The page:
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Ducati DesertX with twin fuel tanks revealed

By General Posts

from by MENAFN

Ducati has officially revealed the DesertX adventure motorcycle in the global market.

It gets a new off-road-friendly chassis and a host of electronic riding aids.

The bike has a retro look, dual fuel tanks for fulfilling additional fuel needs, a 5.0-inch TFT screen, and a 937cc engine that comes paired with a 6-speed gearbox.

Here’s our roundup.

The Ducati DesertX concept was showcased at EICMA 2019 and two years later, we have the production model. It has a similar appearance as the concept version and looks like the Ducati motorbikes of Dankar racing from 1990s.

Distinct features such as dual fuel tanks and dual-pod headlight make it a unique offering.

The bike has a generous ground clearance of 250mm.

The front and rear fuel tanks on Ducati DesertX have capacity of 21 liters and 8 liters, respectively.

Ducati DesertX features a muscular front fuel tank, a transparent windshield, a twin-pod LED headlamp, a split-style seat, an upswept exhaust, and an auxiliary fuel tank at the back.

It houses a 5.0-inch TFT display and rides on 21-inch front and 18-inch rear wheels.

The two-wheeler has a seat height of 875mm, a ground clearance of 250mm, and a kerb weight of 223kg.

Engine & Specs
The Ducati DesertX is powered by a 937cc, Testastretta twin-cylinder motor that churns out 108hp of power at 9,250rpm and 92Nm of peak torque at 6,500rpm. Transmission duties are handled by a 6-speed gearbox.

For the rider’s safety, Ducati DesertX is equipped with disc brakes on both the front and rear wheels, along with cornering ABS, wheelie control, traction control, and engine brake control. It offers six riding modes.

The suspension duties are taken care of by fully-adjustable Kayaba inverted forks on the front and a fully-adjustable mono-shock unit on the rear end.

Pricing and availability
Ducati DesertX will start at $16,795 in the US. It will likely be available in North America starting June 2022.

Vagabund 07 The Whale Is All About the Fuel Tank

By General Posts

by Daniel Patrascu from

Because of the way in which motorcycles are made, the fuel tank is one of the main elements that can be customized to relay the most important message of a build: uniqueness. And in the case of this bike, that message is definitely heard.

The motorcycle in the gallery above was once a BMW R100 R. This motorcycle family was the Germans’ last breed of air-cooled two-wheelers, and they date back as far as 1976. That makes them very old, and in the case of this one here, born in 1991, not particularly appealing in stock form.

Not the same can be said about it customized like this. The bike is called The Whale, or 07, and is the work of an Austrian custom garage that goes by the name of Vagabund.

The group is behind some of the craziest motorcycle designs on the market, and that’s not necessarily because of the final shape of the projects, but also thanks to the manufacturing processes it uses, like 3D printing.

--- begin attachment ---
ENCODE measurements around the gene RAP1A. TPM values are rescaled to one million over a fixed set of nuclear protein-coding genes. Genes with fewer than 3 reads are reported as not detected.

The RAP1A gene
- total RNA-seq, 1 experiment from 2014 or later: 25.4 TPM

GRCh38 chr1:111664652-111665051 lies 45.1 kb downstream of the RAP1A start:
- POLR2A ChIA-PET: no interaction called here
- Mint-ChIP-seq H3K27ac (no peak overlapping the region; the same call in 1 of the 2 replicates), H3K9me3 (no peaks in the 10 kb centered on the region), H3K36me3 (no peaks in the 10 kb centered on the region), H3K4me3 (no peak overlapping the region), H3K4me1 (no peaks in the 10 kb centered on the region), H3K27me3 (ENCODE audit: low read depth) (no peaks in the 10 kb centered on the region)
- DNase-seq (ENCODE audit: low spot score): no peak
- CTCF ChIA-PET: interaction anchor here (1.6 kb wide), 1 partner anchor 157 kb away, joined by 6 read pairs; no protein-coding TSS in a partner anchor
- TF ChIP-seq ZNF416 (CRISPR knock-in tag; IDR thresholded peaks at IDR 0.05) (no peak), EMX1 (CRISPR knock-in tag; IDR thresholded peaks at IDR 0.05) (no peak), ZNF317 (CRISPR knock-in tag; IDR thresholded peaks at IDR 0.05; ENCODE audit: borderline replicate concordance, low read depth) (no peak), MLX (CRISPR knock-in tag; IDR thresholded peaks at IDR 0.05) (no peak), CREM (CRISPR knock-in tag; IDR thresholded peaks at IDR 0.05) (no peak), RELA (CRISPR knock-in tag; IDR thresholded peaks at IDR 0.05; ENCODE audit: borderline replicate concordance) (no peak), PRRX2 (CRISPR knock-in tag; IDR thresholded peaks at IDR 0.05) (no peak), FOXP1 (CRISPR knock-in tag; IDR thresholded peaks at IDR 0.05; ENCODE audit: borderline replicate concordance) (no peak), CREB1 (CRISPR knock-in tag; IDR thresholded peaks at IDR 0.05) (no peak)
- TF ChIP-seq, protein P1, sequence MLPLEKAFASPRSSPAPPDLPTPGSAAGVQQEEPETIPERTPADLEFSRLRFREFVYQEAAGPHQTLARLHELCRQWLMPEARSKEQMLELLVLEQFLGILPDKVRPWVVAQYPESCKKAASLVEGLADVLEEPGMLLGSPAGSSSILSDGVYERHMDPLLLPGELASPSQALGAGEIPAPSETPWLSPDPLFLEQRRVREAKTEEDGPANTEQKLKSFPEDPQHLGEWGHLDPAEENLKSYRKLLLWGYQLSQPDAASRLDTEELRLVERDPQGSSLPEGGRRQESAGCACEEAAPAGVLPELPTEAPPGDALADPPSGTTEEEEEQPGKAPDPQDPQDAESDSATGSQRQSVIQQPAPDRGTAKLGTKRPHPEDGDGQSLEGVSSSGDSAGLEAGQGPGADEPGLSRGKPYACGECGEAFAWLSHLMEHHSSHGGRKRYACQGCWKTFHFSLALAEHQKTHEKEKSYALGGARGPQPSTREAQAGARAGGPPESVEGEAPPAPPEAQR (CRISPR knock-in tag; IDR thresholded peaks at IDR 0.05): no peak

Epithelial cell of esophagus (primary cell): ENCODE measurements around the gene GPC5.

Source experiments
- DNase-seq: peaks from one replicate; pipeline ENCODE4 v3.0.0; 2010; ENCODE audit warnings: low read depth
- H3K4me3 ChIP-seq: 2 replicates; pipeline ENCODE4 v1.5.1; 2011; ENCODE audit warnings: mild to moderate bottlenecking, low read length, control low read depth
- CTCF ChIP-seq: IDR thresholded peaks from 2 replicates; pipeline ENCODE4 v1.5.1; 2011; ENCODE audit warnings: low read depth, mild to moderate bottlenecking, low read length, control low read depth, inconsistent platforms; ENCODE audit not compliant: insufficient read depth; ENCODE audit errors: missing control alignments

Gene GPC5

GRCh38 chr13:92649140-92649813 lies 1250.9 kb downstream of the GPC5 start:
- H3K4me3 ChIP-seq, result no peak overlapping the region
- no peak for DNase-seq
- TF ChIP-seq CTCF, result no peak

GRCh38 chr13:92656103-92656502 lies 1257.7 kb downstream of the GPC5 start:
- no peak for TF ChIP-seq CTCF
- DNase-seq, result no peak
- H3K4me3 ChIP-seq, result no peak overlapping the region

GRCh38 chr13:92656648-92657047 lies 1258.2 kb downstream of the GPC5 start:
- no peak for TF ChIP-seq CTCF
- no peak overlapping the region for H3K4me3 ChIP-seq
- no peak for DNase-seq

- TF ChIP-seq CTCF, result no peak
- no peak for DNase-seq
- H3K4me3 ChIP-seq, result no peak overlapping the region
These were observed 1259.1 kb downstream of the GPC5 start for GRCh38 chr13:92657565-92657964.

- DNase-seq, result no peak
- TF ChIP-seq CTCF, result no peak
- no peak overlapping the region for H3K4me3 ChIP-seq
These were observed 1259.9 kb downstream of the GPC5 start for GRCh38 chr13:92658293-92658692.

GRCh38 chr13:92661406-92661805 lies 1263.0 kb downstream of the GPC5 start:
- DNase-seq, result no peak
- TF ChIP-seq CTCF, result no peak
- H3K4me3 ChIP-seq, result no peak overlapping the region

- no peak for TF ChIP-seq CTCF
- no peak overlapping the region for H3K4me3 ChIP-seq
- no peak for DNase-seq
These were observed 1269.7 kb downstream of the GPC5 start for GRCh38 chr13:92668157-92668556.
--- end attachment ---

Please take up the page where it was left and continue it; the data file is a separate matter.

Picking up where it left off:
In the case of The Whale, the focus went into making the fuel tank unique. Vagabund calls it a handmade aluminum monocoque that extends all the way to the back to support the seat. It also includes a mini speedometer and warning lights.

Visually, the build is miles away from its former, original self. The wheels are the original ones, only knocked down, the exhaust likewise but are now fitted with a pre-silencer, and the front fork has been shortened by 70 mm.

Not many modifications were made to the engine, which is pretty much the same one fitted by the Bavarians decades ago, only serviced and painted black.

The Vagabund 07 The Whale is listed on the garage’s website as sold, and this is not a series production motorcycle so don’t expect to see more than one on the roads.

Two Face 1982 BMW R100 RS Has Swappable Fuel Tanks

By General Posts

by Daniel Patrascu from

Aside from its general purpose, a motorcycle is visually defined by its fuel tank. This hardware is in many cases the central element of a build, one on which the creativity of the designer can run rampant. Almost always there is only one idea that can be expressed on a bike’s fuel tank, however.

That’s not the case with the 1982 BMW R100 RS we have here. Created by a garage called Deus Customs, the motorcycle comes not with one, but two fuel tanks that can be exchanged depending on the mood of the rider.

The base of the build was the said Bimmer motorcycle that according to the garage spent most of its life tucked away somewhere, nearly forgotten. When work on it began, despite the many years since its production, the motorcycle had run for just 4,000 km (2,485 miles).

The modifications made to the bike are mostly visual, and we are not told if there are any mechanical improvements made to the air-cooled engine. But the visual chances are extensive.

Riding on massive wheels that seem capable of tackling most types of terrain, the bike sports an exposed black and chrome engine. On one side of it, Deus fitted an additional headlight, complementing the main one that is hidden behind a cut metal plate.

The red leather seat is there to contrast the coldness of the metal parts, including that of the very different fuel tanks available: one comes as a slim piece of hardware, painted white and boasting a reinterpreted version of the BMW M stripes, and the second a much more massive build, painted black and wearing the Deus logo to the sides.

According to the garage, changing between the two is as easy as it gets:

“All you need is a screwdriver and wrench, and you can enjoy setting it up yourself depending on your mood that day, be it sporty or modern. It’s easy, like choosing an outfit.”